(Australian National University)
Paper Short Abstract:
The conjugal relationship is a pivotal feature of North Indian kinship, but not for the Halbi speakers of Central India. They define their ‘kingdom of the brother and sister’ in opposition to the ‘kingdom of the divine husband’ of the north. Death in Central India is the rebirth of the sibling relationship.
Paper long abstract:
The Halbi speakers of the Bastar plateau in Central India refer to their region as the 'Kingdom of the brother and sister', a statement that begins to make sense when seen in the light of the behaviour of brothers and sisters in life-cycle rituals, especially those at the death of a brother or sister. Sibling intimacy is a remarkable feature of Indian kinship in general and presents a stark contrast to other regions of the world such as Melanesia and Polynesia where mutual respect and distance is the prevailing ideology. 'Avoidance' relations of the Oceanic kind have been seen as proof of the universality of the incest taboo but a potential wife in central India is a maina bahin, a marriageable (maina) sister (bahin). Halbi speakers define their 'kingdom of the brother and sister' in opposition to the 'kingdom of the divine husband' of the north. Death in Central India is the rebirth of the sibling relation which, of course, includes both marriageable and unmarriageable sisters.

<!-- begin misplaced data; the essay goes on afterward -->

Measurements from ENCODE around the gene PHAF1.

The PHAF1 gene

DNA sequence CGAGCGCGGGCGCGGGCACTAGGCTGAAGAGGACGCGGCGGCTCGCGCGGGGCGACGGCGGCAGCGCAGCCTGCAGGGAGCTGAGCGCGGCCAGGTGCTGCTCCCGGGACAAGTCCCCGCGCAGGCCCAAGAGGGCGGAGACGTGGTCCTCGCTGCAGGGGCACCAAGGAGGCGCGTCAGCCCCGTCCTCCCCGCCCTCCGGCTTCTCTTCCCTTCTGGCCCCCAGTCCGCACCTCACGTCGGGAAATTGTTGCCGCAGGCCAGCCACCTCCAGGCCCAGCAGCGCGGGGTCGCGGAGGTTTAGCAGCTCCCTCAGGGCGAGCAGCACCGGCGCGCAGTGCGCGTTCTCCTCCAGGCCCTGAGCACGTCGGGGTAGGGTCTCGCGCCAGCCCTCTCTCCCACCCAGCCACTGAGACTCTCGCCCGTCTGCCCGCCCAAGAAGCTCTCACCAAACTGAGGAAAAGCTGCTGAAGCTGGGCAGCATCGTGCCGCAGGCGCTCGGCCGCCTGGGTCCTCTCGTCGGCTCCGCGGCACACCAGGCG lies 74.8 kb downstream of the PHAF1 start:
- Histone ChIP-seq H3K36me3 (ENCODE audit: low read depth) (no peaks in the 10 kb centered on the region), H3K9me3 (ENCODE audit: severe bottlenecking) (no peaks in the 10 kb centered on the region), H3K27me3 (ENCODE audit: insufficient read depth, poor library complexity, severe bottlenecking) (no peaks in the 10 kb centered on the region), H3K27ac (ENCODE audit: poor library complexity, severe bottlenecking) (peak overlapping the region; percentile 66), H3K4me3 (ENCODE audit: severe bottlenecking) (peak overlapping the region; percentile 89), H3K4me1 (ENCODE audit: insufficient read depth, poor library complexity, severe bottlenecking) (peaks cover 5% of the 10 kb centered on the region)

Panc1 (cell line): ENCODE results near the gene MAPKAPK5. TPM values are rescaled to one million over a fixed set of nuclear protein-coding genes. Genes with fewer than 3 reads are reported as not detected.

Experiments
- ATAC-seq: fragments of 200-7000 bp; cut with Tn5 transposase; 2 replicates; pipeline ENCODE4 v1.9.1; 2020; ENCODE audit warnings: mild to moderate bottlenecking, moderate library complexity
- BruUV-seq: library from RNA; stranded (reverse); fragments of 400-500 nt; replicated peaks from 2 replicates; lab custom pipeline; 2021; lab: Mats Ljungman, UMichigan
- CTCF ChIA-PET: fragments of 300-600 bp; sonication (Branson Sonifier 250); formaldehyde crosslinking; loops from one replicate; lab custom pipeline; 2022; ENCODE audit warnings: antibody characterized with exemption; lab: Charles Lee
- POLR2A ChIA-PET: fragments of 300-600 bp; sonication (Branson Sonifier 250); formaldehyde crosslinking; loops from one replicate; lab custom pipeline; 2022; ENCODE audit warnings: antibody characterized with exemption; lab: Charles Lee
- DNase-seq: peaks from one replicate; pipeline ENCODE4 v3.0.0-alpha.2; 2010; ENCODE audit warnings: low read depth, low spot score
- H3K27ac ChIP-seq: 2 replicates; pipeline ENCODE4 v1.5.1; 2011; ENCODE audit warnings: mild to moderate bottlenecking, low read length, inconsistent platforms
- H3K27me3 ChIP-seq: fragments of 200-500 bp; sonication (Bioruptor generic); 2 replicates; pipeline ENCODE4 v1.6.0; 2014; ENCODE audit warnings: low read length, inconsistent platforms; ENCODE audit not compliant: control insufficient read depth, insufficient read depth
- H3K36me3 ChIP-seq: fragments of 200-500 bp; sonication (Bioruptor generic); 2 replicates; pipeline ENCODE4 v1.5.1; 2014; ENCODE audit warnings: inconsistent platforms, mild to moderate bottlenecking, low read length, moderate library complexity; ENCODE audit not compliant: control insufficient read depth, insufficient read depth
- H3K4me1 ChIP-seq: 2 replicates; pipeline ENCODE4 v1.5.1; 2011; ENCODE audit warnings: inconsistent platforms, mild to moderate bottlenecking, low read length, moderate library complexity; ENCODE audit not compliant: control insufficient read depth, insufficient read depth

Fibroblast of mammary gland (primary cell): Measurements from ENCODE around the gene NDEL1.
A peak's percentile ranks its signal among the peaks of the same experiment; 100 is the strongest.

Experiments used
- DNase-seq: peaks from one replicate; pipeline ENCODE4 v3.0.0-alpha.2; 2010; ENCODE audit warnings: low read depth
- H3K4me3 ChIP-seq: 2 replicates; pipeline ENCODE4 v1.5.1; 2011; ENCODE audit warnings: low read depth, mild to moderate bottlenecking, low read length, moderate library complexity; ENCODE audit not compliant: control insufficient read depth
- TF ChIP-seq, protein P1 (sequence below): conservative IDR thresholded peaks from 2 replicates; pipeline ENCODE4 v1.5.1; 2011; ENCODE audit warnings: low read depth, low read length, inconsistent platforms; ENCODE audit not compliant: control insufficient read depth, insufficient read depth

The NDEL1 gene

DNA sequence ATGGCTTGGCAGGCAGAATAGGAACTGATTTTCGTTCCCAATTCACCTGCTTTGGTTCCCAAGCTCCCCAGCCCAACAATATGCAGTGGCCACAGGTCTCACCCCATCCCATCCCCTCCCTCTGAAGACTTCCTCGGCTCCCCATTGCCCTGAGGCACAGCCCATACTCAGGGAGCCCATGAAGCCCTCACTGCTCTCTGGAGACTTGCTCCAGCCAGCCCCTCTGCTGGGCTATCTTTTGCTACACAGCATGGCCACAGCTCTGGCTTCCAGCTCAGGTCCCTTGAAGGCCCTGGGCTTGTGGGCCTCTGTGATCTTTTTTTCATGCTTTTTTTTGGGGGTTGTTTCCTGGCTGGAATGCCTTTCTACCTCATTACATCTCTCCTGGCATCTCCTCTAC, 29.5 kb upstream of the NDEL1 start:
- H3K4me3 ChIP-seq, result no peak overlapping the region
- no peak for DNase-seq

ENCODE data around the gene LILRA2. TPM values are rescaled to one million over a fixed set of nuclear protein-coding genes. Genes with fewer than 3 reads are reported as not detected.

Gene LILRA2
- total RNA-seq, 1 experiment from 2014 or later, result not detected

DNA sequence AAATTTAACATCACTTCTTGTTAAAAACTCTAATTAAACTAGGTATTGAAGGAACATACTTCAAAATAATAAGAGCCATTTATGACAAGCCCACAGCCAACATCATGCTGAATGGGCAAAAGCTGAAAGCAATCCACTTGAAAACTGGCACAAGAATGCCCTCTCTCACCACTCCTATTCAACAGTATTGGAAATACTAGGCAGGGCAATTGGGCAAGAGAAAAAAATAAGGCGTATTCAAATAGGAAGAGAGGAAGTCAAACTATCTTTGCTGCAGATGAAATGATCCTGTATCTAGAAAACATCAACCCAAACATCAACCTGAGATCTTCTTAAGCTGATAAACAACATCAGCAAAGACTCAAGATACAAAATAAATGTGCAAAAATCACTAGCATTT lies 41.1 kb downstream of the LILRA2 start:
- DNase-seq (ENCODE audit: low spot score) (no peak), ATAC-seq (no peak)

Mourning, intimacy and the special character of the conjugal relationship